NY Times: Fiscal Policymakers Must Consider “Baby Boom Bump”

The demographics of the baby boomer generation will have more sway in fiscal tightening than many policymakers are willing to acknowledge, writes the New York times in an article this week.

As policymakers strive to reach definite negotiations to program spending cuts mandated by the approaching “fiscal cliff,” two central issues posed by the rapidly growing boomer demographic could provide possible solutions to addressing the national deficit.

The New York Times writes:

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For decades we have known that the retirement of the baby boomers would be a monumental event for the economy. But now that it’s happening, many fiscal policy makers are acting as if the boomers are eternal teenagers and are turning a blind eye to how the boomers’ aging changes how we should approach economic policy. And this affects two of the central issues of the negotiations: how much the government should spend and how we can cut unemployment. 

These inexorable demographic changes mask the fact that over the past four years we have experienced historic levels of fiscal discipline.

This discipline, however, is being overwhelmed by demographic reality. We need to accept the fact that we simply cannot revert to historical norms in government spending and keep faith with commitments made to millions of aging workers. 

Over the coming weeks, big fiscal policy choices will be made, and many will be looking backward for a guide on how to move forward. But just as the generation that once proclaimed “don’t trust anyone over 30” has had to face the reality of gray hair and grandkids, the new economics of the baby boom dictate that we must deal with the country and economy we have today—not the one in the history books.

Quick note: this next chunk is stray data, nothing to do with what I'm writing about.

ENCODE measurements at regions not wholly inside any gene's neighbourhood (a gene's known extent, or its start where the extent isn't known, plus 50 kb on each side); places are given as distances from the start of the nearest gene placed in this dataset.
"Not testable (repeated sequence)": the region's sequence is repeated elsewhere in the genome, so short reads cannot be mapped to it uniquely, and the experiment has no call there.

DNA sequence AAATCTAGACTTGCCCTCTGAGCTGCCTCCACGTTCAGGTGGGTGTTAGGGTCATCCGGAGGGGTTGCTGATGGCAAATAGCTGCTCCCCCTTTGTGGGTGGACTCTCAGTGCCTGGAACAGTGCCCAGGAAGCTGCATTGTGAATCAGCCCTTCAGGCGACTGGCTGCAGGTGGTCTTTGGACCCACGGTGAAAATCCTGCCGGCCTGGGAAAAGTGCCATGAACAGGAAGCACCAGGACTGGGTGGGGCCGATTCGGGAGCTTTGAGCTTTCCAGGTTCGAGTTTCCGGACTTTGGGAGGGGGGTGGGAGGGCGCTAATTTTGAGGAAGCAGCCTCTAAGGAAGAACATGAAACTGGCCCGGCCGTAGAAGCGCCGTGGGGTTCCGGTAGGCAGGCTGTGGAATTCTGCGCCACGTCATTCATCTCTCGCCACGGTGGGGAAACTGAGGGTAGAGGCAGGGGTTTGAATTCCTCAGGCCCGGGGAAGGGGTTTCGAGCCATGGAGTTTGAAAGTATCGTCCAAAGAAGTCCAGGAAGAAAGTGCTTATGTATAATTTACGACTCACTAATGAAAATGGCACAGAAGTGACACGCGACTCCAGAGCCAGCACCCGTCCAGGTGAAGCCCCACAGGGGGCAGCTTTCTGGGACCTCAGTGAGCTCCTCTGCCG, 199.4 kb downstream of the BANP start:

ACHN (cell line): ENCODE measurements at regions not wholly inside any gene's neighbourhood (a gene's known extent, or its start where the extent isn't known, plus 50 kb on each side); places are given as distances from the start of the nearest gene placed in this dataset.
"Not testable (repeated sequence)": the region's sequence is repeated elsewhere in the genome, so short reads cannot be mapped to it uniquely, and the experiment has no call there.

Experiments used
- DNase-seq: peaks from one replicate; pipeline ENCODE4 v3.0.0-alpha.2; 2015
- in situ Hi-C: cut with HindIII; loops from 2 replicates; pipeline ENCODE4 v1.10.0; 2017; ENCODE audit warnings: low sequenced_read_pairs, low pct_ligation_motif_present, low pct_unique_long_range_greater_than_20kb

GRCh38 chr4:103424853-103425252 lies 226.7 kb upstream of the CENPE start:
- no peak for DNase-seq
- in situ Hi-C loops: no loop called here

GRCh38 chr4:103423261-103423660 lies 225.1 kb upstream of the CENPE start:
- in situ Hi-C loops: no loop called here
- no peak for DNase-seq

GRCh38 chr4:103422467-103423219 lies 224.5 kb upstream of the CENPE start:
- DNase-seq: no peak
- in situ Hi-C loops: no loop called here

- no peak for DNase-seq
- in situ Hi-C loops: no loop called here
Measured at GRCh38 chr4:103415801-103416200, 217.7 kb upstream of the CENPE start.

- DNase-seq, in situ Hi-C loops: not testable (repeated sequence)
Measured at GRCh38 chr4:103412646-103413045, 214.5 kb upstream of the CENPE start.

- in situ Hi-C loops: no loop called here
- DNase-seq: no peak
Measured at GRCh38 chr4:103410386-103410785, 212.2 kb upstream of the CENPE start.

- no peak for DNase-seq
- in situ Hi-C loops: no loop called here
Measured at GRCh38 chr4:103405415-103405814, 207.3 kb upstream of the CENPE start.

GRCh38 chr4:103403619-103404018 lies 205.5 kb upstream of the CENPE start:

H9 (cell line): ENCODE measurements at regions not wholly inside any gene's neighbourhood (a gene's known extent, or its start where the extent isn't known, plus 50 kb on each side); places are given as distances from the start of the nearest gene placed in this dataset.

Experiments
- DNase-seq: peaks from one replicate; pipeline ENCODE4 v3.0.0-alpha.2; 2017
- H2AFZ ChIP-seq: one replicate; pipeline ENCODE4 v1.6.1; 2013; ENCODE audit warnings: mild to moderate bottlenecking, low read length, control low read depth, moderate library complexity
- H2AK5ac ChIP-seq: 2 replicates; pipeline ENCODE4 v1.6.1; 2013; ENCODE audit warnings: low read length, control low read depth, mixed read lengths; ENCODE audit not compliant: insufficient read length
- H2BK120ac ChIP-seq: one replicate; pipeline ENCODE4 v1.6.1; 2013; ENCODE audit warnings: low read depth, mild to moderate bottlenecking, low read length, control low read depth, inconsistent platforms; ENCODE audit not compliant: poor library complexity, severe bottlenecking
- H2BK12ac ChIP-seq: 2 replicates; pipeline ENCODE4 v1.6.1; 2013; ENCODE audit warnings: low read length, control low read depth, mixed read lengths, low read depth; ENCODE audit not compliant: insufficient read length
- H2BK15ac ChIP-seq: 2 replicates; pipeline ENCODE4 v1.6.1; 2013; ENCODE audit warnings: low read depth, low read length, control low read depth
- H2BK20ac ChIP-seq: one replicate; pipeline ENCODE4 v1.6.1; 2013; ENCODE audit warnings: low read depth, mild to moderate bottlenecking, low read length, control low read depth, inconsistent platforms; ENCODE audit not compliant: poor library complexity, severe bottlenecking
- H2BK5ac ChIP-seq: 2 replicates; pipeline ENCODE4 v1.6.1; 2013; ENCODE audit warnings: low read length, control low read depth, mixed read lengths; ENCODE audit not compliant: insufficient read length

Read the full New York Times article here. 

Written by Jason Oliva 

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  • I was raised watching the Nelson kids, Leave It to Beaver actors, and Annette Funicello grow up.  It was an age of innocence where getting a job with IBM meant a home for your career.  Defined benefit plans were the only pensions we had.  Profit sharing plans were NOT plans from which 401(k) plans were created; employers actually had them so that employees could share in company profits.  A good union job meant food on the table, a nice home, medical, pension, and other benefits.  Employers were actually endorsing policies which matched their recognition of and commitment to employee welfare.

    Most of us believed that “Father Knows Best.”

    Neverland is still Neverland.

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